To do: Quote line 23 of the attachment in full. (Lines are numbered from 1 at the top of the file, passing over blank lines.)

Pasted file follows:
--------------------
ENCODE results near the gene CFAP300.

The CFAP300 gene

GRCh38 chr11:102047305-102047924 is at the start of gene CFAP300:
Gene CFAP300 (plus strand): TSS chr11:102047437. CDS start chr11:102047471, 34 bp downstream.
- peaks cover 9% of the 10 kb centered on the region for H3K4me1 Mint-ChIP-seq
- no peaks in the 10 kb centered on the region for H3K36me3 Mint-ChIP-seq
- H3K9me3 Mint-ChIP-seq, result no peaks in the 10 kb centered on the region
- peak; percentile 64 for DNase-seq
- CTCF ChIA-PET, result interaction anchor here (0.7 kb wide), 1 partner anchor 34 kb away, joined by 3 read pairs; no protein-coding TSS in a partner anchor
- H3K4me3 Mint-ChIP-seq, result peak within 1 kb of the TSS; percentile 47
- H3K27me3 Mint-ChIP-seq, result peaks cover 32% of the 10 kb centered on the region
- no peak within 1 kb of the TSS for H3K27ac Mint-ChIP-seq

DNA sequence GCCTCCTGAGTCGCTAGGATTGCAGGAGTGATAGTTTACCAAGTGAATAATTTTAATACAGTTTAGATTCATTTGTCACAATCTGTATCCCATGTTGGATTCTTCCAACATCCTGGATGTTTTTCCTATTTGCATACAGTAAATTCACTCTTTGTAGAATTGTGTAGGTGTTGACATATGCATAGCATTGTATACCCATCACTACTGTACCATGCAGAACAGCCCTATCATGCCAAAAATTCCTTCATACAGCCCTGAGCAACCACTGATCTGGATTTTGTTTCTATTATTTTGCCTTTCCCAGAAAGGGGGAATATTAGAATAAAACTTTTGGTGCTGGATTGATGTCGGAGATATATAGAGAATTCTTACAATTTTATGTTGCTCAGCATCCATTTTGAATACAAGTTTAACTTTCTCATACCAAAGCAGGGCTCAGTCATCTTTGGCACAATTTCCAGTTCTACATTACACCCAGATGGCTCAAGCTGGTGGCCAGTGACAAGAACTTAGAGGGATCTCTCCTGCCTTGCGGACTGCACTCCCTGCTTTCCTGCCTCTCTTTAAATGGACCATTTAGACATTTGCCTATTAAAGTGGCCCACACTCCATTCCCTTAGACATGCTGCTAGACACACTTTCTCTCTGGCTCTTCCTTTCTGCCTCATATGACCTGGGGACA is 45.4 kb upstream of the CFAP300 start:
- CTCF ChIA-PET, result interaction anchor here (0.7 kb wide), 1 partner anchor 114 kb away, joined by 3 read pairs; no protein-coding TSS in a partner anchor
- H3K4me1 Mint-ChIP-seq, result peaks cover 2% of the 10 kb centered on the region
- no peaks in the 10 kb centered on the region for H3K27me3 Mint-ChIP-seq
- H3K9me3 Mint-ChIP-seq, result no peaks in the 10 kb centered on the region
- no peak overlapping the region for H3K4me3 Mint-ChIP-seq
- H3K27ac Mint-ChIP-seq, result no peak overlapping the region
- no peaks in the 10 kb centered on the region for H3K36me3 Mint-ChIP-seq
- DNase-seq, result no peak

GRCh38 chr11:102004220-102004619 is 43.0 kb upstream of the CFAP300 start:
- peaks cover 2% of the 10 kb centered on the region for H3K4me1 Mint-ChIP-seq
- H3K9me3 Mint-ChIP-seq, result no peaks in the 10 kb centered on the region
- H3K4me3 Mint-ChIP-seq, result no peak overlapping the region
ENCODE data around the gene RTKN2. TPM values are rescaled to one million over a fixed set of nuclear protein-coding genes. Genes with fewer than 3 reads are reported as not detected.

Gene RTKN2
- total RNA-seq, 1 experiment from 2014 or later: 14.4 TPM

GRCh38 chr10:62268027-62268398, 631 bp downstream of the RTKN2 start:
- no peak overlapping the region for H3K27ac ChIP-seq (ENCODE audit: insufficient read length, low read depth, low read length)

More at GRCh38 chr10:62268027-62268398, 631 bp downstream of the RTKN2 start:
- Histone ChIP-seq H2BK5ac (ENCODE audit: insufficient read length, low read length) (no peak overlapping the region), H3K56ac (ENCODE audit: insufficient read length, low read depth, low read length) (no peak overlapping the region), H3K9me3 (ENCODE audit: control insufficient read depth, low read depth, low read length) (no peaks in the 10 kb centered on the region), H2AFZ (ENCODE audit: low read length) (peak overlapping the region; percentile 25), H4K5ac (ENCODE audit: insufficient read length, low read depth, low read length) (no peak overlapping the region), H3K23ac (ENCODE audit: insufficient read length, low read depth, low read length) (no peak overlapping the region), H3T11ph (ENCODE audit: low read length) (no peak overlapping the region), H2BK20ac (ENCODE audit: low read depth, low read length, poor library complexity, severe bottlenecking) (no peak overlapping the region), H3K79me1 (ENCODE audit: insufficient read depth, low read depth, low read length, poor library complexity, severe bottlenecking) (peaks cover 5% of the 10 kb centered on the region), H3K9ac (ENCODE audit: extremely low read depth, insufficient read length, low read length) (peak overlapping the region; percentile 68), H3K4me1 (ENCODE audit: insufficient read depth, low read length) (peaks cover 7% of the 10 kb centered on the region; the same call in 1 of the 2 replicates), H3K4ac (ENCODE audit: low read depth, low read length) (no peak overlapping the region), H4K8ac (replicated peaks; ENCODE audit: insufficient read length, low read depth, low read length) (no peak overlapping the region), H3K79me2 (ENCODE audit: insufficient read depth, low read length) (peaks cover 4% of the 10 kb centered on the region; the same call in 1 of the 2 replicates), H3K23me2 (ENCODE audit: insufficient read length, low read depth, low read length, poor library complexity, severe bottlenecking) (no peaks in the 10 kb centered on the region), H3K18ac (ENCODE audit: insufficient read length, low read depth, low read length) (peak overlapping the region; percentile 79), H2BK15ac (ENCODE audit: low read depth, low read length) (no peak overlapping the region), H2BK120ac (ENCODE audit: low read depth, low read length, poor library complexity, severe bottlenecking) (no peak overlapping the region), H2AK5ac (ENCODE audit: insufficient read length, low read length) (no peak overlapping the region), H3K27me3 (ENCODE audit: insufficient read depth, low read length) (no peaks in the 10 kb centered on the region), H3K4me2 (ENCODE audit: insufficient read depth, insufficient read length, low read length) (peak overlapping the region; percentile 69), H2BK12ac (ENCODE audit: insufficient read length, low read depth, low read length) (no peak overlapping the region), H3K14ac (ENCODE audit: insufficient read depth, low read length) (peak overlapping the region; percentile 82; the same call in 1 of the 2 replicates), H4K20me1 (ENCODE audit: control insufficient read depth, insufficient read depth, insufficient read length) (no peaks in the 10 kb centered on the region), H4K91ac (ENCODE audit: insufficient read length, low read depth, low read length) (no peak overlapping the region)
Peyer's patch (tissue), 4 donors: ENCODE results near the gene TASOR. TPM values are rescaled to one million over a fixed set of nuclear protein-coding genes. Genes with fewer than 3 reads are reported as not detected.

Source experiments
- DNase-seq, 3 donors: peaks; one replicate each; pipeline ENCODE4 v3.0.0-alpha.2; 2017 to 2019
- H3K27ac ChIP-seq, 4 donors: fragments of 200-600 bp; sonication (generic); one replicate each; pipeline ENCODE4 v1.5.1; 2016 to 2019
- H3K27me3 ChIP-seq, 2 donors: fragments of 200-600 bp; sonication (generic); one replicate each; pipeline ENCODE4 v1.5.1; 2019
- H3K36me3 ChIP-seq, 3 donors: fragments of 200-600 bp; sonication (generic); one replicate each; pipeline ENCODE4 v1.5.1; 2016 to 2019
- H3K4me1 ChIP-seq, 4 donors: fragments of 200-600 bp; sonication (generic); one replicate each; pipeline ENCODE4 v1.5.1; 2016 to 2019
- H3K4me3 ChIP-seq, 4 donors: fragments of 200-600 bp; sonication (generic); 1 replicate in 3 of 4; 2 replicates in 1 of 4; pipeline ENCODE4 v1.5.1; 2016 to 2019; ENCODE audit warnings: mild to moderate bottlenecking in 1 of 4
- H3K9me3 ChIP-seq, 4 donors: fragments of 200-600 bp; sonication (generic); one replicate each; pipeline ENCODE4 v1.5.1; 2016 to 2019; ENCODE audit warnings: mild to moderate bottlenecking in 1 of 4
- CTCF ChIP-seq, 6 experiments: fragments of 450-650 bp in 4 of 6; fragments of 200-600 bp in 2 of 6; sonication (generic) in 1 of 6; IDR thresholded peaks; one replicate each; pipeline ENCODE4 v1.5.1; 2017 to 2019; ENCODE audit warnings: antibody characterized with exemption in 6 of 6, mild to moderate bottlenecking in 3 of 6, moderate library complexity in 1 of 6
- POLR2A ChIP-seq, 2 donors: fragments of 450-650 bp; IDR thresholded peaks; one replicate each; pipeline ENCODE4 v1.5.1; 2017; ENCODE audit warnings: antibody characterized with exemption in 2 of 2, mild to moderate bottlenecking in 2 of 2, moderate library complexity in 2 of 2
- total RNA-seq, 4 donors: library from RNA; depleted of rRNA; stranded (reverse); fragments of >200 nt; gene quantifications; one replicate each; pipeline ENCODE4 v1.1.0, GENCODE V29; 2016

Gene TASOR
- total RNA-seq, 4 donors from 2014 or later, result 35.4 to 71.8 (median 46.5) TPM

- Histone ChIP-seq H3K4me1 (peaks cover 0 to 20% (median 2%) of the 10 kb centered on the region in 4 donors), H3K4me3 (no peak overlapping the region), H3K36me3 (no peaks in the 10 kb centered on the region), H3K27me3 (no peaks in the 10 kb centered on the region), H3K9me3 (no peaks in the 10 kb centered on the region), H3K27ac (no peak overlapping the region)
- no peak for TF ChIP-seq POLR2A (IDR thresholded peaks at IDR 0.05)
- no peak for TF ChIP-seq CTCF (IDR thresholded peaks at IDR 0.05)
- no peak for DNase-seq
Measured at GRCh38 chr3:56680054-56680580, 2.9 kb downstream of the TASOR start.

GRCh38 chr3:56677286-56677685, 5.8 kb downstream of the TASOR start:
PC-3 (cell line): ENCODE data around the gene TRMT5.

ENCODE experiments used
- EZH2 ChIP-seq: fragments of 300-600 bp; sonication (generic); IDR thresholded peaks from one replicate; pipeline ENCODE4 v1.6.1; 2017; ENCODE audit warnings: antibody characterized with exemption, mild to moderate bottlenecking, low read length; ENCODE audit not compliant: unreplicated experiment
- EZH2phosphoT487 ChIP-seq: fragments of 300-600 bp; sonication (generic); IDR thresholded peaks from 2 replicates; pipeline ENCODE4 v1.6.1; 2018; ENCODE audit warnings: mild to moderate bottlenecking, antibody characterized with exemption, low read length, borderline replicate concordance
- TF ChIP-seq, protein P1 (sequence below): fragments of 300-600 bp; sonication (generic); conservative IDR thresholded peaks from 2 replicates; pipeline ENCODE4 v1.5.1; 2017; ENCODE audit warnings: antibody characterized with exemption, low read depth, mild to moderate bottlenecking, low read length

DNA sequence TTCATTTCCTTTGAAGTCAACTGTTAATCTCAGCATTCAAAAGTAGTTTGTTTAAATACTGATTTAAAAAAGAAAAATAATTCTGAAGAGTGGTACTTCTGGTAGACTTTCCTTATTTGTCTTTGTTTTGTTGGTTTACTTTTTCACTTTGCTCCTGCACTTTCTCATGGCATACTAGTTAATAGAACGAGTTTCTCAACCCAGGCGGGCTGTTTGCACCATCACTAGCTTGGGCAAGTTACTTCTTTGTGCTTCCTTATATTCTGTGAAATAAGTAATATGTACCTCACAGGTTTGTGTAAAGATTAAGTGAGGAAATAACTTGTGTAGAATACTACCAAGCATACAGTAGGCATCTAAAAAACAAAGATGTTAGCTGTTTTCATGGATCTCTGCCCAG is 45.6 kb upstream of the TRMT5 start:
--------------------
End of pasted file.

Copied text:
- peaks cover 2% of the 10 kb centered on the region for H3K4me1 Mint-ChIP-seq